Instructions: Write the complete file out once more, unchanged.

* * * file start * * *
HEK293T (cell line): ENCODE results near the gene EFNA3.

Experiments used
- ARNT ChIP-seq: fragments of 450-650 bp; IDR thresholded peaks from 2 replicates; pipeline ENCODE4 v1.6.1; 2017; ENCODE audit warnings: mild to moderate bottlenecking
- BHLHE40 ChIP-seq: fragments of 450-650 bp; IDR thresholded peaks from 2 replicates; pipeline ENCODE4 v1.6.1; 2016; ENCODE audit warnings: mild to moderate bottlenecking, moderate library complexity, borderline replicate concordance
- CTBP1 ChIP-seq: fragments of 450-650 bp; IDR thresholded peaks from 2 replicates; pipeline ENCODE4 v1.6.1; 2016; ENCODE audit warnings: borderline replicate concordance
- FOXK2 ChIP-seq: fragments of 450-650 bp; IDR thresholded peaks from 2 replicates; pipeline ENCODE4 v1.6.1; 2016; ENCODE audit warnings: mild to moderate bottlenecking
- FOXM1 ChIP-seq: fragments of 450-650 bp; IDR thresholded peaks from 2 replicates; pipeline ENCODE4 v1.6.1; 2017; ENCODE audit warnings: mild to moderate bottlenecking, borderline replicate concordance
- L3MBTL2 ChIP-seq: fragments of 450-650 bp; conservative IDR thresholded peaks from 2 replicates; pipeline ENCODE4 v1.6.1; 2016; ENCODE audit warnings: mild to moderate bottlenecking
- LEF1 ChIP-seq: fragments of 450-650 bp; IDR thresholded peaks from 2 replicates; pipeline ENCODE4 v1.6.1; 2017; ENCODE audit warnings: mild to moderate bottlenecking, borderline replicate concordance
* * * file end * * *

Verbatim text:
HEK293T (cell line): ENCODE results near the gene EFNA3.

Experiments used
- ARNT ChIP-seq: fragments of 450-650 bp; IDR thresholded peaks from 2 replicates; pipeline ENCODE4 v1.6.1; 2017; ENCODE audit warnings: mild to moderate bottlenecking
- BHLHE40 ChIP-seq: fragments of 450-650 bp; IDR thresholded peaks from 2 replicates; pipeline ENCODE4 v1.6.1; 2016; ENCODE audit warnings: mild to moderate bottlenecking, moderate library complexity, borderline replicate concordance
- CTBP1 ChIP-seq: fragments of 450-650 bp; IDR thresholded peaks from 2 replicates; pipeline ENCODE4 v1.6.1; 2016; ENCODE audit warnings: borderline replicate concordance
- FOXK2 ChIP-seq: fragments of 450-650 bp; IDR thresholded peaks from 2 replicates; pipeline ENCODE4 v1.6.1; 2016; ENCODE audit warnings: mild to moderate bottlenecking
- FOXM1 ChIP-seq: fragments of 450-650 bp; IDR thresholded peaks from 2 replicates; pipeline ENCODE4 v1.6.1; 2017; ENCODE audit warnings: mild to moderate bottlenecking, borderline replicate concordance
- L3MBTL2 ChIP-seq: fragments of 450-650 bp; conservative IDR thresholded peaks from 2 replicates; pipeline ENCODE4 v1.6.1; 2016; ENCODE audit warnings: mild to moderate bottlenecking
- LEF1 ChIP-seq: fragments of 450-650 bp; IDR thresholded peaks from 2 replicates; pipeline ENCODE4 v1.6.1; 2017; ENCODE audit warnings: mild to moderate bottlenecking, borderline replicate concordance